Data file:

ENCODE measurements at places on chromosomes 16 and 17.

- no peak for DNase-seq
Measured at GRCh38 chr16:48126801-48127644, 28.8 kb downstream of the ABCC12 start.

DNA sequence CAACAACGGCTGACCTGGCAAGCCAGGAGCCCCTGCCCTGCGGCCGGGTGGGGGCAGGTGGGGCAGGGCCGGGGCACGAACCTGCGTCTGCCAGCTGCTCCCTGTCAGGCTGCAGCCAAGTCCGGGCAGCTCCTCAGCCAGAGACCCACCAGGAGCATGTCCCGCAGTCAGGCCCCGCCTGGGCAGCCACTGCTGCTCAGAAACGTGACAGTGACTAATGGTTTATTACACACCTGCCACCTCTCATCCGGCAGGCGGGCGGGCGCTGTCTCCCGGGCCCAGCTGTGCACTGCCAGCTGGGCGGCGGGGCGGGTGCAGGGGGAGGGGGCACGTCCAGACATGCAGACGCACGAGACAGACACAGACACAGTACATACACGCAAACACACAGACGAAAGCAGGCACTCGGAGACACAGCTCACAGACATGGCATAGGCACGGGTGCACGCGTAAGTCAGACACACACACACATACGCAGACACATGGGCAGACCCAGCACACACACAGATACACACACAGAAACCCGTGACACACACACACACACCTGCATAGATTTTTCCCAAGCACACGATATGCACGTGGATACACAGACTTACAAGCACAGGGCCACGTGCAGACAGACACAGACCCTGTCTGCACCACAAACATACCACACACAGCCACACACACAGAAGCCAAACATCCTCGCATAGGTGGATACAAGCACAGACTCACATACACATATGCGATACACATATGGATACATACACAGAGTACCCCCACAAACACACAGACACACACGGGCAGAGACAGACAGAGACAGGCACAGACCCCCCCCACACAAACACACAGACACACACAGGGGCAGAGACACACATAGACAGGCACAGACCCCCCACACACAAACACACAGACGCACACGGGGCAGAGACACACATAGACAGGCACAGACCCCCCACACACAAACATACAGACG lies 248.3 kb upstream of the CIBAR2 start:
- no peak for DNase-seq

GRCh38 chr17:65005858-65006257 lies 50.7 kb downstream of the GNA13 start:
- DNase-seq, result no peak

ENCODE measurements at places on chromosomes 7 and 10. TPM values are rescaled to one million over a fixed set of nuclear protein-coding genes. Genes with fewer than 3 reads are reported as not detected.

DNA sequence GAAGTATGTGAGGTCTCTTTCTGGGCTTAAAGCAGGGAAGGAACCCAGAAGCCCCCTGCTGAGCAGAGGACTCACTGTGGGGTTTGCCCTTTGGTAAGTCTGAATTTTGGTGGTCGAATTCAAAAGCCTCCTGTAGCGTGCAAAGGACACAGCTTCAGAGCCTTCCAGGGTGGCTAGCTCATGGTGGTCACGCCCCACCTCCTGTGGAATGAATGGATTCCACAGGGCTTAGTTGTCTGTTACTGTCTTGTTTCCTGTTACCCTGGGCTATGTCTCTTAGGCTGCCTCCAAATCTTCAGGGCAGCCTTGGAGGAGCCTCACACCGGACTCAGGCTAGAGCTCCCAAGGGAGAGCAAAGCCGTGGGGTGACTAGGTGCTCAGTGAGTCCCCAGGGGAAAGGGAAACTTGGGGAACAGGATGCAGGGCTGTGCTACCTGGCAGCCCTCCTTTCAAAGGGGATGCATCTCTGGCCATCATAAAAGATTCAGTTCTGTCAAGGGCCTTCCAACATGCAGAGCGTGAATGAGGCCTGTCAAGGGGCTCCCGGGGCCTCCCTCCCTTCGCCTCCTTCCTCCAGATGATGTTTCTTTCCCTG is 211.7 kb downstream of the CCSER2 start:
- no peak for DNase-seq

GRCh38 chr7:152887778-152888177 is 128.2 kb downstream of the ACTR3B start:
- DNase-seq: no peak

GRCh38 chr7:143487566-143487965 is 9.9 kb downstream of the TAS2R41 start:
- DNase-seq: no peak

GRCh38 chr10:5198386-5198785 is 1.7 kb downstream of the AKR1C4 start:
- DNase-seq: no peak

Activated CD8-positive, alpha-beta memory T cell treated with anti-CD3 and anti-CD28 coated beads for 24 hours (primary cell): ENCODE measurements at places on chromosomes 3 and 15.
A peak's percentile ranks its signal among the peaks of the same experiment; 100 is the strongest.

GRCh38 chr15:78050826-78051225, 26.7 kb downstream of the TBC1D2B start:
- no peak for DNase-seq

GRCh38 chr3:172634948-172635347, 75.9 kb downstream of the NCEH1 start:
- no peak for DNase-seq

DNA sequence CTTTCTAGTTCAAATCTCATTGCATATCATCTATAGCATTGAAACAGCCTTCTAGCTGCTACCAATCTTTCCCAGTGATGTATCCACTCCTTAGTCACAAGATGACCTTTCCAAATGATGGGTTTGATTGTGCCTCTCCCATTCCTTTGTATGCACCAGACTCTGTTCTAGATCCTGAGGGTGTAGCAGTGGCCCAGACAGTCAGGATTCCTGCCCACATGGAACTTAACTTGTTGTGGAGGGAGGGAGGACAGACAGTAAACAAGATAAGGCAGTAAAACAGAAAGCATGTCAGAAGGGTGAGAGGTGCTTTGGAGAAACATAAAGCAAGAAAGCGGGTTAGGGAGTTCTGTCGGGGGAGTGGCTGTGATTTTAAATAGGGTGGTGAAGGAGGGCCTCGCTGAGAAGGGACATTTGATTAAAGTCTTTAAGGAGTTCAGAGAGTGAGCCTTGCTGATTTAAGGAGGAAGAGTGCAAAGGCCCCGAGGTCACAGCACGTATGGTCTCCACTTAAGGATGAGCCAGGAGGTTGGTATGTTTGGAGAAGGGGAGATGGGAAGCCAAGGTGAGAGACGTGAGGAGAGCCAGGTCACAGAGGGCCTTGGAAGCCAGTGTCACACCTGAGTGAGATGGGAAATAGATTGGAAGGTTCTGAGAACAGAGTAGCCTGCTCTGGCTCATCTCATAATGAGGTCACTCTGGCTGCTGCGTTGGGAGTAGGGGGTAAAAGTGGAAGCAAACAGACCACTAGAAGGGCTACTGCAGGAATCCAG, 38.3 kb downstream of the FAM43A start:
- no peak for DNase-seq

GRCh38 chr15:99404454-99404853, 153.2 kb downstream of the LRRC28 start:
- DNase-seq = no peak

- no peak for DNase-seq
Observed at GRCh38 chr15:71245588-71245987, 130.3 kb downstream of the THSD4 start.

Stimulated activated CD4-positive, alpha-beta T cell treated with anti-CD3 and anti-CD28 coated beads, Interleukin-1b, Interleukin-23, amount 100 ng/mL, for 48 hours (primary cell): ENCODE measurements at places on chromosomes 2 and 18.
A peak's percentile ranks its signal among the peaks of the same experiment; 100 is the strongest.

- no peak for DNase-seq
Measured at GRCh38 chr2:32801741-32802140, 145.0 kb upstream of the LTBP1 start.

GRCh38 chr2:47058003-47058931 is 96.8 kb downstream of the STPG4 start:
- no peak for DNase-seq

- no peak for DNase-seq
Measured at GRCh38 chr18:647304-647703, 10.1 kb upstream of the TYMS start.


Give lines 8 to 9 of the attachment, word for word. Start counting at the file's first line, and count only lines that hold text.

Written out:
ENCODE measurements at places on chromosomes 7 and 10. TPM values are rescaled to one million over a fixed set of nuclear protein-coding genes. Genes with fewer than 3 reads are reported as not detected.

DNA sequence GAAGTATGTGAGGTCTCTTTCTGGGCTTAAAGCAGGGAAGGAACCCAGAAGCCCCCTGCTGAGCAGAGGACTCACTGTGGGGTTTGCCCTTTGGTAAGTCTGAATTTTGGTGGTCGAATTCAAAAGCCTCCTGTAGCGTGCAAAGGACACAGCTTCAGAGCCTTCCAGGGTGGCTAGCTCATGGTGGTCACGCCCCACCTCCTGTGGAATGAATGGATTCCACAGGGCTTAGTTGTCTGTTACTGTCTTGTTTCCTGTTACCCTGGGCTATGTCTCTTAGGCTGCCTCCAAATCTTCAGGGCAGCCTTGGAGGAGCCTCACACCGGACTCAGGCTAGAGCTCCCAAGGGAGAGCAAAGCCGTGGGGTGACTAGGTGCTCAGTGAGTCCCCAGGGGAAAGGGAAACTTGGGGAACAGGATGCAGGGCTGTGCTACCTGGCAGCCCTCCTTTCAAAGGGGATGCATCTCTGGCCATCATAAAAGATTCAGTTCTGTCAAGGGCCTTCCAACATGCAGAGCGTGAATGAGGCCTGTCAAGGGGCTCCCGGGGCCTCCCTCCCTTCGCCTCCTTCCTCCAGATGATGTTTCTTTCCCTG is 211.7 kb downstream of the CCSER2 start: